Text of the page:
President Obama Meets the Peacekeepers

President Obama convened an unprecedented meeting with the leaders of countries who contribute troops and police to peacekeeping operations around the world. On the rare occasions when UN blue helmets have made the news in the past, it has unfortunately too often been in the context of situations where peacekeepers have failed to shield civilians, or even when the peacekeepers themselves have been involved in abuse. But every day more than 113,000 peacekeepers around the world go unrecognized as they put their lives on the line to patrol tense front lines, assist the delivery of humanitarian aid, and protect civilians in harm’s way. In light of his administration's commitment to global burden sharing and to peace and security, President Obama felt that it was important to gather those who have put troops in the line of fire to express his appreciation for their sacrifice, and to solicit their views on how best to strengthen peacekeeping, a vital instrument for U.S. security and global stability.
President Barack Obama and U.N. official Ahmad Fawzi lay a wreath at the memorial honoring United Nations staff members killed in the line of duty
(President Barack Obama and U.N. official Ahmad Fawzi lay a wreath at the memorial honoring United Nations staff members killed in the line of duty, Wednesday, Sept. 23, 2009, at the United Nations. Looking on at left are U.S. Permanent Representative to the United Nations Susan E. Rice and Secretary of State Hillary Rodham Clinton. Official White House Photo by Pete Souza)
Shortly after noon today President Obama sat down with Heads of State from Bangladesh, Rwanda, Italy, Pakistan, Ghana, Senegal, Nepal, Uruguay on the challenges faced by peacekeepers in the field. Observers to the gathering of Heads of State included Secretary of State Hillary Rodham Clinton, U.S. Ambassador to the UN Susan Rice, and Foreign ministers and/or UN permanent representative from other leading contributors, China, Egypt, Ethiopia, Jordan, Nigeria. [Prime Minister Singh of India, the second largest troop contributor to UN peacekeeping, sent his sincere regrets, as he was unable to attend the 64th UN General Assembly.]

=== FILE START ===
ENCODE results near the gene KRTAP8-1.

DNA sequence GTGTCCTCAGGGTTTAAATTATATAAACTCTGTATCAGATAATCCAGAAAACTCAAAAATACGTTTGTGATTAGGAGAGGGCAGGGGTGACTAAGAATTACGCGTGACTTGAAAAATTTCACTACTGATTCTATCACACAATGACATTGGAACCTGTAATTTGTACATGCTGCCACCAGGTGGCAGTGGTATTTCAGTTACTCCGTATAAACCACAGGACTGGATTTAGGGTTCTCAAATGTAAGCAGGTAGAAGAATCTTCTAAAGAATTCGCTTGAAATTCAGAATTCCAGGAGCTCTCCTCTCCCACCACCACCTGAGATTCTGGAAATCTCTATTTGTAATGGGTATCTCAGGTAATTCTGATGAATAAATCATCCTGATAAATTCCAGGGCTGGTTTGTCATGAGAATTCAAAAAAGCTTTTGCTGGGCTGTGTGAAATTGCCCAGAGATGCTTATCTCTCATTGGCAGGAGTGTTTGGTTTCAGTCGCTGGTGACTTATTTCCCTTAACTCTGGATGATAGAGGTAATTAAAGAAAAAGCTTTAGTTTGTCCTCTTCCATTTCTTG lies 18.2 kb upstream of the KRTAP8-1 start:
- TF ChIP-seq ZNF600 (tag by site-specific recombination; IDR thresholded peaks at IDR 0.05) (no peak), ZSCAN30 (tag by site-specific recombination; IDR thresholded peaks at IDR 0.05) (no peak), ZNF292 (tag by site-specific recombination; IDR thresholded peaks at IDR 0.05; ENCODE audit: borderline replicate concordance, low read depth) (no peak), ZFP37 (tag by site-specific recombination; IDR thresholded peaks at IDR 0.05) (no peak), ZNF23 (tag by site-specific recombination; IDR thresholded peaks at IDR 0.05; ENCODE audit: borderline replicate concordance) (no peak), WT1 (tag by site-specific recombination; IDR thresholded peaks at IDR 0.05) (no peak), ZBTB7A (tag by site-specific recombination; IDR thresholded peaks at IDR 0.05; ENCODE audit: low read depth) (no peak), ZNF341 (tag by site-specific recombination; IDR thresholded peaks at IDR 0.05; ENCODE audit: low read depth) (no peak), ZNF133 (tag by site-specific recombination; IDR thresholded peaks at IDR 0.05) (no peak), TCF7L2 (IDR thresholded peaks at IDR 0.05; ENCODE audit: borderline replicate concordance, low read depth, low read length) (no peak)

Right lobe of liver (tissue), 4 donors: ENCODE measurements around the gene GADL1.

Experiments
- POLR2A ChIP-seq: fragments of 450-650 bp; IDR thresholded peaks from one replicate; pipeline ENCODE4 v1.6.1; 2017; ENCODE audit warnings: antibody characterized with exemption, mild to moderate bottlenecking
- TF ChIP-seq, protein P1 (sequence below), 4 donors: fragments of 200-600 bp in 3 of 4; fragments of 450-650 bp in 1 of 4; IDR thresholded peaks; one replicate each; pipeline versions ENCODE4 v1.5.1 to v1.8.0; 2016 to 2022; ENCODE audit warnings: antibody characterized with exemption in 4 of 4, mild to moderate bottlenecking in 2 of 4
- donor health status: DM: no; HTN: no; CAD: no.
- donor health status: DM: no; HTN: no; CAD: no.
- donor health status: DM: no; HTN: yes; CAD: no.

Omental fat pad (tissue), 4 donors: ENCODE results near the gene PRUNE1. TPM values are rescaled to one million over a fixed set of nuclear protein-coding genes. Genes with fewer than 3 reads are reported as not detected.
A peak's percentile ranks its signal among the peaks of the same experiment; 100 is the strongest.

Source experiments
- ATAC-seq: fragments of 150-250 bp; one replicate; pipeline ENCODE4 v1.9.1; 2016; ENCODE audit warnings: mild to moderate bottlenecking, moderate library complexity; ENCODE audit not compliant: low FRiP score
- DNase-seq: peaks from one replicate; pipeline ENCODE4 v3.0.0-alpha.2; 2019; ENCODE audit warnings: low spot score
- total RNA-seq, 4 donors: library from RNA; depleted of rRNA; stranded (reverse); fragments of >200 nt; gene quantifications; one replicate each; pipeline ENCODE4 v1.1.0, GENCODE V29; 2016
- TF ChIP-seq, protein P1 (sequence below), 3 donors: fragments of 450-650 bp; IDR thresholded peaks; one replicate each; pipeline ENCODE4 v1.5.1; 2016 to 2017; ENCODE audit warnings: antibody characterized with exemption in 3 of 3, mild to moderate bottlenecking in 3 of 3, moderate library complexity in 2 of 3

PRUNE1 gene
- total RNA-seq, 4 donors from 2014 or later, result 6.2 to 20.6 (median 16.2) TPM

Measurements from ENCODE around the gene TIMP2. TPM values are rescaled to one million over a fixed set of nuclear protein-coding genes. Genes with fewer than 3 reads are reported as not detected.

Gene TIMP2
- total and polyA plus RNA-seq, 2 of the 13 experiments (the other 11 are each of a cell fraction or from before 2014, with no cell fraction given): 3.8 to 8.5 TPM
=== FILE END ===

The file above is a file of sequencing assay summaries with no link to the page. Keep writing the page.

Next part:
The meeting included lively interventions from each of the assembled heads of state. A few highlights: President Obama thanked President Kagame of Rwanda for the fine service of his forces in Darfur, and the Rwandan President expressed the hope that the United States and other UN member states would help reenergize political processes so that peacekeepers would in fact have "a peace to keep." President Zadari of Pakistan, the UN's leading troop contributor (with more than 10,000 soldiers active around the world) expressed tremendous pride in his country's forces and emphasized the salutary effect of UN missions of so many nationalities mingling in service of a common cause. Prime Minister Nepal of Nepal – a country active in peacekeeping for more than five decades – stressed the peacekeepers' need for greater logistic support, and greater clarity in Security Council mandates. [He also said he had brought President Obama the gift of a large Gurkha knife, to symbolize Nepal’s commitment to peace – a knife that the U.S. secret service could not allow him to deliver!] And President Vasquez of Uruguay declared peacekeeping a bargain investments, as its benefits to all countries dramatically outweigh its financial costs. He also said that President Obama’s attention to the issue "had not gone unnoticed" around the world.
President Obama, who listened and took notes during much of the meeting, concluded by summarizing what he took to be the key message from the troop contributing countries represented: UN member states needed to work together to: ensure that the resources provided to peacekeepers are sufficient to enable them to carry out the mandates given to them; improve and expand the training, equipping, and transporting of peacekeepers; invest in prevention and conflict resolution so that peacekeeping is not simply what he called a "band-aid for where there is insufficient diplomatic attention;" support, listen to, and, above all, protect local populations. The President pledged to those gathered that his administration "would follow up on a bilateral as well as a multilateral basis so that you receive the support, respect, and thanks that you deserve."
Samantha Power is the Senior Director for Mulilateral Affairs.
 
Related Topics: Foreign Policy
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